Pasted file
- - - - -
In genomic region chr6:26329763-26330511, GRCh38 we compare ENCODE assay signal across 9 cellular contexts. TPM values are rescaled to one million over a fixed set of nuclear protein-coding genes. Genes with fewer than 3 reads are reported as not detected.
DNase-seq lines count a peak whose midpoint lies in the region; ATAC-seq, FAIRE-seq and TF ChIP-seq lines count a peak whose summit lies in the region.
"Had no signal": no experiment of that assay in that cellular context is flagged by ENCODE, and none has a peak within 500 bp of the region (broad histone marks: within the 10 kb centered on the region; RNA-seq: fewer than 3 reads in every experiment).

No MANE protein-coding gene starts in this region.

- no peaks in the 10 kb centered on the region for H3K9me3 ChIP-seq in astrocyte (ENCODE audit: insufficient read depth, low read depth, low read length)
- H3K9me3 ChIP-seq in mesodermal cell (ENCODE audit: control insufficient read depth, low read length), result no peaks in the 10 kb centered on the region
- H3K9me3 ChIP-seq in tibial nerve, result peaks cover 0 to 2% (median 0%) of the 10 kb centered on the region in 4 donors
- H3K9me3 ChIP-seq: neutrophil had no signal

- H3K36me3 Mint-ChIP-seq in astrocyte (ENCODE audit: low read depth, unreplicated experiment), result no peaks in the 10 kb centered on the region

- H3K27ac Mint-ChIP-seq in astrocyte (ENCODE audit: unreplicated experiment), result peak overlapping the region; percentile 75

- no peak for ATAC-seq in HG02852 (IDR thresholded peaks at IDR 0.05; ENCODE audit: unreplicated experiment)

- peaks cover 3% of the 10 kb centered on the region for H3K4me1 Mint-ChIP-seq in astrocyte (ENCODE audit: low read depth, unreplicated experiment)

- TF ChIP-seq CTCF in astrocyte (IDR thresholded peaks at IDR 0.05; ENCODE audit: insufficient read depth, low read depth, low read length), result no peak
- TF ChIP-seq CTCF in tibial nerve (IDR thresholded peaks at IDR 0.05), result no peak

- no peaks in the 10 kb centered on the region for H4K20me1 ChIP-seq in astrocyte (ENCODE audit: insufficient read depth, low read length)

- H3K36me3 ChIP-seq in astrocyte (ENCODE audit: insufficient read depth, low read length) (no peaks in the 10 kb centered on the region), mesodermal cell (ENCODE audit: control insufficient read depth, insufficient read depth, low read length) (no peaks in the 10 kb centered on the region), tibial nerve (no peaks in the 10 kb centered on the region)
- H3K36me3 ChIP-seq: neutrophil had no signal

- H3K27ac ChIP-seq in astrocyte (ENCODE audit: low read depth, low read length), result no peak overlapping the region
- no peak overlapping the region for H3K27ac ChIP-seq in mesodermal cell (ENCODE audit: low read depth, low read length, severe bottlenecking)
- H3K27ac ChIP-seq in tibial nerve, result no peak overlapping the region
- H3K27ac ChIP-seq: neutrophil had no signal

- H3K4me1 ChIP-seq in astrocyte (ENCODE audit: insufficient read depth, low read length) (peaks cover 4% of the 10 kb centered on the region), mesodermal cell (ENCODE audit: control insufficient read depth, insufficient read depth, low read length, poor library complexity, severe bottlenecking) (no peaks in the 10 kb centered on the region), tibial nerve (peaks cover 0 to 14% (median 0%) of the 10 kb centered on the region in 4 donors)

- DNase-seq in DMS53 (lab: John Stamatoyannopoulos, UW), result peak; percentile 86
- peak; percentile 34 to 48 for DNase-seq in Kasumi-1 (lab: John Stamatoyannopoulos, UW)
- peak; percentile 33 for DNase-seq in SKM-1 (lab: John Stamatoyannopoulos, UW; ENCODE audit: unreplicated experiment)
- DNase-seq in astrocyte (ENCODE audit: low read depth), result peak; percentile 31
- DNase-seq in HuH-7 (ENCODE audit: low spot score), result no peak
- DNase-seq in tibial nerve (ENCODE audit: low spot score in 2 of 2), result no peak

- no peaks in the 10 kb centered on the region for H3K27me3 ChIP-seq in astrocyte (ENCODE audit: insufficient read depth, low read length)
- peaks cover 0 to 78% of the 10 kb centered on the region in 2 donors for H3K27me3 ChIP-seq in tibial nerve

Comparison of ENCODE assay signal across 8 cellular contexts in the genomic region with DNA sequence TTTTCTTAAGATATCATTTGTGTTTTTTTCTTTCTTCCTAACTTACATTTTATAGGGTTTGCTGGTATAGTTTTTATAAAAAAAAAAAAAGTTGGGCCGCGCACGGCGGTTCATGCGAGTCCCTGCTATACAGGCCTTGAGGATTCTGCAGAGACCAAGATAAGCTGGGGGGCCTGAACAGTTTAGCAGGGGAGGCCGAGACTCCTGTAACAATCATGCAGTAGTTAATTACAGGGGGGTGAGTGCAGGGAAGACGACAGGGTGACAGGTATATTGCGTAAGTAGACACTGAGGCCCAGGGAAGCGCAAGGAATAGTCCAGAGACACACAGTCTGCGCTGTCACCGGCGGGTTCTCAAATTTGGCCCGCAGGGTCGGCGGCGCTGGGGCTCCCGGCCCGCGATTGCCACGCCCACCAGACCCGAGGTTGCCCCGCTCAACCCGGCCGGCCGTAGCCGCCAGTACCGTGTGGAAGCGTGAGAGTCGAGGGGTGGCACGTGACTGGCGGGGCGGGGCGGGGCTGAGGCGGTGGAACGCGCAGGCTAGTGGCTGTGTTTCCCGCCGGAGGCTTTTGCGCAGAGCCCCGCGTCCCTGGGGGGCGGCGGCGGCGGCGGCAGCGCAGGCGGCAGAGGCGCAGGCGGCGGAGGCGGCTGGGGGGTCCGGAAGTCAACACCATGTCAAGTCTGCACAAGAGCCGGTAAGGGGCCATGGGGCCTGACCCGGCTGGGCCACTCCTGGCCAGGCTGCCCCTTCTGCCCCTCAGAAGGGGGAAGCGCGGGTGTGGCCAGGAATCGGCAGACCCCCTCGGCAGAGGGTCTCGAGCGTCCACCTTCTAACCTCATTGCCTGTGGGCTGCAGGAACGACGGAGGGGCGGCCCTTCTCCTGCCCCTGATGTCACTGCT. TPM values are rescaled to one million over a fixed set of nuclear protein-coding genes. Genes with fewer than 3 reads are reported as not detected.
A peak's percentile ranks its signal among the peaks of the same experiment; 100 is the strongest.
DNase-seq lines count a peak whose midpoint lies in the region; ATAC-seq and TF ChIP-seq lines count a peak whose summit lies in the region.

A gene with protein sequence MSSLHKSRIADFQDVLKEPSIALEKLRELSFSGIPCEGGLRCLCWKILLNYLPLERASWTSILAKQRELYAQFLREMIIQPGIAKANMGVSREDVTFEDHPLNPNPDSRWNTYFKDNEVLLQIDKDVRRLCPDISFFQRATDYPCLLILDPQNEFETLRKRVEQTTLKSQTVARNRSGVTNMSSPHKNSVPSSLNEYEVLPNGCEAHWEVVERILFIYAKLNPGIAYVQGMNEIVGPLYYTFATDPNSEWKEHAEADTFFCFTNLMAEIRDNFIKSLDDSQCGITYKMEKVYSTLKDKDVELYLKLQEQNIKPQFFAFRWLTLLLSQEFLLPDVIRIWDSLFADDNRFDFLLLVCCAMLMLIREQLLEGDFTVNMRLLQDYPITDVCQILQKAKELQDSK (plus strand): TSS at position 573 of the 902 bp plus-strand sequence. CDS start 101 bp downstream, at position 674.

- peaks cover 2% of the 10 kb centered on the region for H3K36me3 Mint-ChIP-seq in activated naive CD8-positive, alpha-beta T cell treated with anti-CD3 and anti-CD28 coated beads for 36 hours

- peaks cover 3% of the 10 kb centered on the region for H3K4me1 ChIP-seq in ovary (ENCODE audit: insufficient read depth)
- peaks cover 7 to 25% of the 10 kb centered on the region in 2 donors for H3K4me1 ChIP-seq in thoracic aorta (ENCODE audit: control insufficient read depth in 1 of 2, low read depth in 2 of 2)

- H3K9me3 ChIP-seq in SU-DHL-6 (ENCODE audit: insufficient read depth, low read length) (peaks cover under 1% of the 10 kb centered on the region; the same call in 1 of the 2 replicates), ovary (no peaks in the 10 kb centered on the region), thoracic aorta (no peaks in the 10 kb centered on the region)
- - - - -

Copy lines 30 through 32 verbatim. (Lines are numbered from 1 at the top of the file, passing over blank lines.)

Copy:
- peaks cover 0 to 78% of the 10 kb centered on the region in 2 donors for H3K27me3 ChIP-seq in tibial nerve

Comparison of ENCODE assay signal across 8 cellular contexts in the genomic region with DNA sequence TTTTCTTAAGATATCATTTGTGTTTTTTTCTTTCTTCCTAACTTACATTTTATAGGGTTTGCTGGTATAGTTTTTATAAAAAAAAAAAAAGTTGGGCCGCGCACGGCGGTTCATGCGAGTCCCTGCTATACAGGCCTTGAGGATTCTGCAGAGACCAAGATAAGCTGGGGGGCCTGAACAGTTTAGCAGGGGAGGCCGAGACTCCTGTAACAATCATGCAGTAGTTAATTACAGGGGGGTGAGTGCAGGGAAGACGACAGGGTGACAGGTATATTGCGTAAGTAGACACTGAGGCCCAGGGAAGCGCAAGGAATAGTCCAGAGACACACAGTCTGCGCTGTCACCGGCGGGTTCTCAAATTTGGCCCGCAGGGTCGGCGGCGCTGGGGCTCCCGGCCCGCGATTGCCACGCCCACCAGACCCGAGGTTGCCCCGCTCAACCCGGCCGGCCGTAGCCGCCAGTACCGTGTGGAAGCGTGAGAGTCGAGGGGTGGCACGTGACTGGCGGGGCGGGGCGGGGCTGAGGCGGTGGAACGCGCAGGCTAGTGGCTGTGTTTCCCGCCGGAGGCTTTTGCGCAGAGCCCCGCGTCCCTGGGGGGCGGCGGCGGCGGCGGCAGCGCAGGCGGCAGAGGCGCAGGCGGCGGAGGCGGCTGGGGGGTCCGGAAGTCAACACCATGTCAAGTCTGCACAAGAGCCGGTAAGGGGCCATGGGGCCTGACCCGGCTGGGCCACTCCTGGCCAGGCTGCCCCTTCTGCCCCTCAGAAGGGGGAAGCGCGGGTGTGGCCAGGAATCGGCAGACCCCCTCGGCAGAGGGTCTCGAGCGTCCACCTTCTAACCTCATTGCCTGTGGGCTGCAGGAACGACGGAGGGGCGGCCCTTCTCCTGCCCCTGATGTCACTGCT. TPM values are rescaled to one million over a fixed set of nuclear protein-coding genes. Genes with fewer than 3 reads are reported as not detected.
A peak's percentile ranks its signal among the peaks of the same experiment; 100 is the strongest.